Globalisation shakes the world
By Steve Schifferes
Economics reporter, BBC News, Bangalore
Globalisation is a word that is on everyone's lips these days, from politicians to businessmen. BBC News is launching a major examination of the subject.
Few places in the world have seen the dramatic effects of globalisation more than Bangalore, the Silicon Valley of India, which is experiencing an unprecedented IT boom that is transforming the prospects of the Indian economy.
For Santosh, a tour guide in Bangalore, life is good. As a result of the IT boom, he has launched his own web-based travel firm, getoffurass.com, and is doing a booming business selling weekend getaway holidays to stressed-out IT workers.
For Dean Braid, a skilled car engineer in Flint, Michigan, life is not so good. He - and 28,000 other workers - were laid off from Buick City when GM closed the complex in 1999, and hasn't worked since.
Globalisation is blamed for many of the ills of the modern world, but it is also praised for bringing unprecedented prosperity.
But what is globalisation, and what are the forces that are shaping it?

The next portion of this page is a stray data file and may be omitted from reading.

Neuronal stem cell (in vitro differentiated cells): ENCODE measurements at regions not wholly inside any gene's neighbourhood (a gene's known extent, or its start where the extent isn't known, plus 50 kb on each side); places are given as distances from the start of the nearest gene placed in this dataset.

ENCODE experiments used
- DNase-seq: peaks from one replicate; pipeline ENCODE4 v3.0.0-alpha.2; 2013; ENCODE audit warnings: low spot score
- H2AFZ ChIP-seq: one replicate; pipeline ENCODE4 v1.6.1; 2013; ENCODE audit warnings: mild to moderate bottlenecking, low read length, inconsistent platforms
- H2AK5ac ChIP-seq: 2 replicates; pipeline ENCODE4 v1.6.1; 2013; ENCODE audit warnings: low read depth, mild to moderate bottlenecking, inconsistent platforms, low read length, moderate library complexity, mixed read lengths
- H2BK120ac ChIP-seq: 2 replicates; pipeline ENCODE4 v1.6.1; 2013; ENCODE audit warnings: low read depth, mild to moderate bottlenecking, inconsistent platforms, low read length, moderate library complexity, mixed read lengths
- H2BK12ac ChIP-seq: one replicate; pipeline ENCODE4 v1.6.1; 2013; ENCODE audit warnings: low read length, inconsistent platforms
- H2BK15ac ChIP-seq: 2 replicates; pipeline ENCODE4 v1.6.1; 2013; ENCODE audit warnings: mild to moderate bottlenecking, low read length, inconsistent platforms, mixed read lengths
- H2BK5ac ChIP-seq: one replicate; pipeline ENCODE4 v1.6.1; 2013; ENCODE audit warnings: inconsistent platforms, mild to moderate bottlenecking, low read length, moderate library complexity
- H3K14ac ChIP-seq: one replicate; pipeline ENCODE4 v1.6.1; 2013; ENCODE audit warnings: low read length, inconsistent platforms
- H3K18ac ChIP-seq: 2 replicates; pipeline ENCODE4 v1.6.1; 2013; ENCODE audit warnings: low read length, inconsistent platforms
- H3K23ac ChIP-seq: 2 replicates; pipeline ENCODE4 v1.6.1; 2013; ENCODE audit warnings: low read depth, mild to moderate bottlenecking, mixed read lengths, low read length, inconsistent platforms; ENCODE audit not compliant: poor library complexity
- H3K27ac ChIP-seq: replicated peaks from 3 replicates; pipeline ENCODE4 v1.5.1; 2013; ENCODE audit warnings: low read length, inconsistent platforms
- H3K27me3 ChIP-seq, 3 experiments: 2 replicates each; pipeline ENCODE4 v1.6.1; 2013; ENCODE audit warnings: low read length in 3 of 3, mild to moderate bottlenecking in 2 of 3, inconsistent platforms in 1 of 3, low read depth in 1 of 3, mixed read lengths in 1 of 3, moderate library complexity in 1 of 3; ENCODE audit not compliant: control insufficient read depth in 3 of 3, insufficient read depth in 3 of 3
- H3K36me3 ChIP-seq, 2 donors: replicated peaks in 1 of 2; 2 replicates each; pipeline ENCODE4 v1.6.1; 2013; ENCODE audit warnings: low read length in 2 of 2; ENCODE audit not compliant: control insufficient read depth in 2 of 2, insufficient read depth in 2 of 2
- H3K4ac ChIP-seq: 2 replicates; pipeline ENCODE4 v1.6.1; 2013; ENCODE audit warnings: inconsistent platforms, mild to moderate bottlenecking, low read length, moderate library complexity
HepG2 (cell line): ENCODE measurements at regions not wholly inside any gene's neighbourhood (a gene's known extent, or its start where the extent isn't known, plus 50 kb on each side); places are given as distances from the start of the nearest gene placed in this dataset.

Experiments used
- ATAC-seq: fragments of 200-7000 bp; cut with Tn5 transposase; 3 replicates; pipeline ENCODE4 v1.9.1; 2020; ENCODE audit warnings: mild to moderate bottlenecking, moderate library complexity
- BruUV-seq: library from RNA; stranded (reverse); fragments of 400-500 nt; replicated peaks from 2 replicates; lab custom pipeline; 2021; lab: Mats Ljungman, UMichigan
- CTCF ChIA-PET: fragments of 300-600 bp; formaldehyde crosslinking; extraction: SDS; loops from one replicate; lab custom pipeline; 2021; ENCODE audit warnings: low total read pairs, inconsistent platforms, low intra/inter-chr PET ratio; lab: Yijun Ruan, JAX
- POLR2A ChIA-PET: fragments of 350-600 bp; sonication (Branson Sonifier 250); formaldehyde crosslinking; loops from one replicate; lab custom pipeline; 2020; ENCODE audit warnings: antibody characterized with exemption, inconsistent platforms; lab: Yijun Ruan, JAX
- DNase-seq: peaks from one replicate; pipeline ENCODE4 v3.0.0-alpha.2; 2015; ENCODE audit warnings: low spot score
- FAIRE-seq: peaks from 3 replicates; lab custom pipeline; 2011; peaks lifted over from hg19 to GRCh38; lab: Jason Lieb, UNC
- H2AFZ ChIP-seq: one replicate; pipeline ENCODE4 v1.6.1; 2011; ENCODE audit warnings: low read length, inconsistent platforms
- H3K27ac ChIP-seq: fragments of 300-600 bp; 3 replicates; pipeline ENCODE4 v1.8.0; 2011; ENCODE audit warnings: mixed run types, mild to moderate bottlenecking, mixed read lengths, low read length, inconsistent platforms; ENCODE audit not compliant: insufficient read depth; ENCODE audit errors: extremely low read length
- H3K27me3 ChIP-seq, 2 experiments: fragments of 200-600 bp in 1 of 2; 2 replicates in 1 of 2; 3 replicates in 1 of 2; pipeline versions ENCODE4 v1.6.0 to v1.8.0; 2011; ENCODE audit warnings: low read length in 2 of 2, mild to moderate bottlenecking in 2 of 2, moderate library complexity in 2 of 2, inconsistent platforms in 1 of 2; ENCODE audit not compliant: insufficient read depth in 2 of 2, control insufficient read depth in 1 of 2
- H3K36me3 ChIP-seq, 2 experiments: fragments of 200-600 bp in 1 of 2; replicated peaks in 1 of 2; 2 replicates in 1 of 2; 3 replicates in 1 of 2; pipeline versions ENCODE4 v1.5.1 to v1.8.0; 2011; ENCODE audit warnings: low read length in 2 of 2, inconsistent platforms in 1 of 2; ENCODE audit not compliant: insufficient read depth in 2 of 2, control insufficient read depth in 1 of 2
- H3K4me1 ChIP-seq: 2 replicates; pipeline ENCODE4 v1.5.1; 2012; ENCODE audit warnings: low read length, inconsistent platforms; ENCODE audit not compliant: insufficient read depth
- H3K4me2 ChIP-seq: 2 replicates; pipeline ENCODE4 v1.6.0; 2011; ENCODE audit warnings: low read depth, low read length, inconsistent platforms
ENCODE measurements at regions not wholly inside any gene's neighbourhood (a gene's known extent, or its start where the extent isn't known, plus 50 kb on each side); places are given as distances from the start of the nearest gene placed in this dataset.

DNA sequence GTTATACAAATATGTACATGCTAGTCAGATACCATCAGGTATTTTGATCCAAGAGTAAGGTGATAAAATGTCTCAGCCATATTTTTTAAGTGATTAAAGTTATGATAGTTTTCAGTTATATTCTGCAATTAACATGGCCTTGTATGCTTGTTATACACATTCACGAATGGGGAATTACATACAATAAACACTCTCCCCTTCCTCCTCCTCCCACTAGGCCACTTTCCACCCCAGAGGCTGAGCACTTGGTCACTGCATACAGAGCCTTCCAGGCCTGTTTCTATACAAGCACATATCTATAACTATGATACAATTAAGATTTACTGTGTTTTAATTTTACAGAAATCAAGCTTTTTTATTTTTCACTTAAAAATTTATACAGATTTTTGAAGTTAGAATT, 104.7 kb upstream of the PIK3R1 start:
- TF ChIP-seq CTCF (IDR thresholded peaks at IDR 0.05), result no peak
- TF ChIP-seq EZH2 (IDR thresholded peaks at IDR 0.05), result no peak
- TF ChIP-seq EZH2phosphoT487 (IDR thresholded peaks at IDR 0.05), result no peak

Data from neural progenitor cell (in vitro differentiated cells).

Globalisation - good or bad?
The accelerating pace of globalisation is having a profound effect on life in rich and poor countries alike, transforming regions such as Detroit or Bangalore from boom to bust - or vice versa - in a generation.
Many economists believe globalisation may be the explanation for key trends in the world economy such as:
Lower wages for workers, and higher profits, in Western economies
The flood of migrants to cities in poor countries
Low inflation and low interest rates despite strong growth
And globalisation has played a key role in the unprecedented increase in prosperity in the last 50 years, which is now spreading from the United States and Europe to include many formerly poor countries in Asia, including China and India.
In economic terms, globalisation refers to the growing economic...